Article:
A former AWS engineer has been convicted of seven counts of fraud after the personal data of more than 100 million people was stolen from unsecured accounts on the cloud platform. The breach has so far cost US bank Capital One, one of the 30 institutions affected, more than $270m in compensation and regulatory fines.
Paige Thompson was arrested in July 2019, after Capital One alerted the FBI to the breach. Prosecutors alleged that she had stolen personal data of more than 100 million of the company’s customers, including 140,000 Social Security numbers and 80,000 bank account numbers.
Capital One, which is one of 30 institutions hacked by Thompson, was fined $80m by a US regulator in August 2020 over its failure to properly secure its customers’ data. Last month, it agreed to pay $190m to settle a class action law suit representing customers affected by the breach.
“Thompson used a tool she built to scan Amazon Web Services accounts to look for misconfigured accounts,” said the US attorney for the state of Washington in a statement. “She then used those misconfigured accounts to hack in and download the data of more than 30 entities, including Capital One bank.”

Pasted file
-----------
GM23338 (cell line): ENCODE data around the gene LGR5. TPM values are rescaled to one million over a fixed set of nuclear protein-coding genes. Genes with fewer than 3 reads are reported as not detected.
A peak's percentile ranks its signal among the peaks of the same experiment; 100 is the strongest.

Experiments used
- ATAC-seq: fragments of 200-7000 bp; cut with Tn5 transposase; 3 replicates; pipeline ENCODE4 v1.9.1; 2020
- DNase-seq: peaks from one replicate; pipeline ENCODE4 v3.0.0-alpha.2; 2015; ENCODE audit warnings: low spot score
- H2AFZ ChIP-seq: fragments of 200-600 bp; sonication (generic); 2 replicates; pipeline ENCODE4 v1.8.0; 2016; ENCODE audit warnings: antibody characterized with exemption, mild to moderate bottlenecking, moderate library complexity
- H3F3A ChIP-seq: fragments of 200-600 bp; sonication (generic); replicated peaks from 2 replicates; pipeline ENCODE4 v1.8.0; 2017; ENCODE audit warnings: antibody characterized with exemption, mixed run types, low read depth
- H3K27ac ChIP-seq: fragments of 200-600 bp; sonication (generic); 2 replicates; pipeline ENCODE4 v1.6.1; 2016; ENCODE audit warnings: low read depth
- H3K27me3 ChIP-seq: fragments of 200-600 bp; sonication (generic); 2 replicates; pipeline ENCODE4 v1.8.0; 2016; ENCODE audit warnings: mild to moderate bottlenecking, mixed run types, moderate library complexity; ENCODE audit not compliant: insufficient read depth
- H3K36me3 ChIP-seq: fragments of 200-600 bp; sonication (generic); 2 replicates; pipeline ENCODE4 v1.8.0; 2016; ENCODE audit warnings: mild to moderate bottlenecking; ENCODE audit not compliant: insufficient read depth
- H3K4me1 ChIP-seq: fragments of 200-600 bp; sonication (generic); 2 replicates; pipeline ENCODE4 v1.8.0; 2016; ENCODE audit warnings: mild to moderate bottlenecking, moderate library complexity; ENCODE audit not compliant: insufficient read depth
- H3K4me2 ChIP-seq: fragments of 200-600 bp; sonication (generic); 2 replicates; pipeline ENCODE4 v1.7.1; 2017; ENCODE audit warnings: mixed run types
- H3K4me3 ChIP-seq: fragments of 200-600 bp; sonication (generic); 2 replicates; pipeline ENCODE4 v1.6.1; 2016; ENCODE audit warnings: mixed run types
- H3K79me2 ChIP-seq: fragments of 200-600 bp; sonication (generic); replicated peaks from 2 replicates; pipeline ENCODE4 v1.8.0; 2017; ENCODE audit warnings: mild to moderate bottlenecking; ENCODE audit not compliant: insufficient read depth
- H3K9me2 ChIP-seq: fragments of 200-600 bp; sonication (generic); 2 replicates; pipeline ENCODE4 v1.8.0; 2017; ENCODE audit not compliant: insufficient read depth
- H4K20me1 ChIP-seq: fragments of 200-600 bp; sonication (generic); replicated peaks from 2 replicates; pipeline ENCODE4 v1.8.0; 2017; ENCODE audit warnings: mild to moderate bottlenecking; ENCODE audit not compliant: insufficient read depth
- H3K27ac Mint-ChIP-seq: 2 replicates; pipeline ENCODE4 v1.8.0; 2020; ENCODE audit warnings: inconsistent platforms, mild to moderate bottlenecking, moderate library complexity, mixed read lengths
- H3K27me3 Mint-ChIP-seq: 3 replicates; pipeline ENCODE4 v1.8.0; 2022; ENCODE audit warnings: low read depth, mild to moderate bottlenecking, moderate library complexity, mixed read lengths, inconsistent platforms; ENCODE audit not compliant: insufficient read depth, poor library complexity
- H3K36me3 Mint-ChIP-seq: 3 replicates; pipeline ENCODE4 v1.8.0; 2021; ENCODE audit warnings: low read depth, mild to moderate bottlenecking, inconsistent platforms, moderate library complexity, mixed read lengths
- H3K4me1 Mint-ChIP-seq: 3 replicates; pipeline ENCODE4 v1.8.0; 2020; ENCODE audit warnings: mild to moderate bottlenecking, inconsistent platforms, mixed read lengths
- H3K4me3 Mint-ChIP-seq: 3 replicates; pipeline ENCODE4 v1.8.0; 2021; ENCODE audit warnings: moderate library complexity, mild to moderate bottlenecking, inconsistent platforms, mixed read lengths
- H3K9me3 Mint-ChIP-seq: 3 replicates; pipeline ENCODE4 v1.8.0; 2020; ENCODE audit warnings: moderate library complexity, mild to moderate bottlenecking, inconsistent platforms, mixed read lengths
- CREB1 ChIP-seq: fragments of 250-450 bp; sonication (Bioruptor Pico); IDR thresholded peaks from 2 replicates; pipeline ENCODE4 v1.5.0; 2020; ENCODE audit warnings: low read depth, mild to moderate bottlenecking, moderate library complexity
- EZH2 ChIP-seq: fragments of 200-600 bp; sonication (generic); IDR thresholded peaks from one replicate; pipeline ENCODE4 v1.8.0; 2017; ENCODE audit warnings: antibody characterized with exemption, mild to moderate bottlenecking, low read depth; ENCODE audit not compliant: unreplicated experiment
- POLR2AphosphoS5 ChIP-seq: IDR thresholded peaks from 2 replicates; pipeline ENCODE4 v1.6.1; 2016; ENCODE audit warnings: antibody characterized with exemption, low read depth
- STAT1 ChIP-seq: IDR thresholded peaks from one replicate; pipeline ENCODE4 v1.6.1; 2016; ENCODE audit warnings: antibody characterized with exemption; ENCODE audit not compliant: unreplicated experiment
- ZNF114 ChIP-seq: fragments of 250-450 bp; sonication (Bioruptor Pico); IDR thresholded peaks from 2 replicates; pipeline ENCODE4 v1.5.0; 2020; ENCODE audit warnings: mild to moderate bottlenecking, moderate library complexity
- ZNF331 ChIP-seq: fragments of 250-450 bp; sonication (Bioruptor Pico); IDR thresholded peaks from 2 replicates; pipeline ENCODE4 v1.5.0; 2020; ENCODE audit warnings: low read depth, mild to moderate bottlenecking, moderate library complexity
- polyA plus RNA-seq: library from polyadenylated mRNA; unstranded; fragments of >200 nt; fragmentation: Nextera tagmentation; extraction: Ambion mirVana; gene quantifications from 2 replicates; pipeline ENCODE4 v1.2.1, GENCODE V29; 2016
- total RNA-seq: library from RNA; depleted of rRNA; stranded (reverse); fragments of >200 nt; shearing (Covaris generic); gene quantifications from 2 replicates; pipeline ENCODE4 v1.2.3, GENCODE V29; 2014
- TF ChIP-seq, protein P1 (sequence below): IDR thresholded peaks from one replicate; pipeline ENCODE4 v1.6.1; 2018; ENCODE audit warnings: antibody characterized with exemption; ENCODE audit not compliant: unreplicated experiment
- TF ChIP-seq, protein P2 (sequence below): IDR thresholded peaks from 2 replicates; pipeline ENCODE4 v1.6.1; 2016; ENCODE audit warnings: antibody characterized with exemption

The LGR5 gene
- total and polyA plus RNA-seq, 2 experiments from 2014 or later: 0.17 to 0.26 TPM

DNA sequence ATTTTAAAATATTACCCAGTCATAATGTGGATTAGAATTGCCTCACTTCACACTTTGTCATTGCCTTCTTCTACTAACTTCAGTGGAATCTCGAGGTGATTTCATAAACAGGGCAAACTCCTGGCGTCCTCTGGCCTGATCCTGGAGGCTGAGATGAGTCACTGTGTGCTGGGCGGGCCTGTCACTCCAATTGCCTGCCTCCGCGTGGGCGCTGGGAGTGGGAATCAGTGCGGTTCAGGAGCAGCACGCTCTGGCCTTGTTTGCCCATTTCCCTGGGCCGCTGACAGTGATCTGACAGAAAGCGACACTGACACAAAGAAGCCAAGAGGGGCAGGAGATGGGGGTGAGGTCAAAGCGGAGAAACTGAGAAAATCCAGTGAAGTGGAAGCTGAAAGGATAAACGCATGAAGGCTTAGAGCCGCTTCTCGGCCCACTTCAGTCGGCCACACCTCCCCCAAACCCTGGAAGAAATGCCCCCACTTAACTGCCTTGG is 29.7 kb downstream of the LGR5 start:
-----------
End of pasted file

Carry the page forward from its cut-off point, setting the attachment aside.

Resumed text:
Thompson, who was employed by AWS between 2015 and 2016, also used the breached accounts to mine for cryptocurrency, a practice known as cryptojacking, prosecutors said.
How did the Capital One hack happen?
Capital One received an anonymous tip-off of the breach in July 2019, alerting the company that data taken from an S3 storage bucket operated by the bank has been leaked on GitHub. The S3 bucket had “a firewall misconfiguration”, the US Department of Justice said at the time.
The FBI traced Thompson to a Slack channel in which we she claimed to possess the stolen data. She also talked about her intention to check into a psychiatric institution.
Thompson will be sentenced in September.
Misconfigured AWS instances have led to a number of high-profile data breaches. Earlier this month, researchers revealed that 6.5 terabytes of data belonging to Turkish airline Pegasus Airlines, including personal data on customers and employees, was exposed in a insecure AWS storage bucket. And in 2017, 100GB of data belonging to US Intelligence and Security Command was discovered in a misconfigured bucket.
Anti-malware software provider Malwarebytes detected a 300% increase in ‘cryptojacking’ malware last year, as the price of cryptocurrencies – in particular, Monero – grew.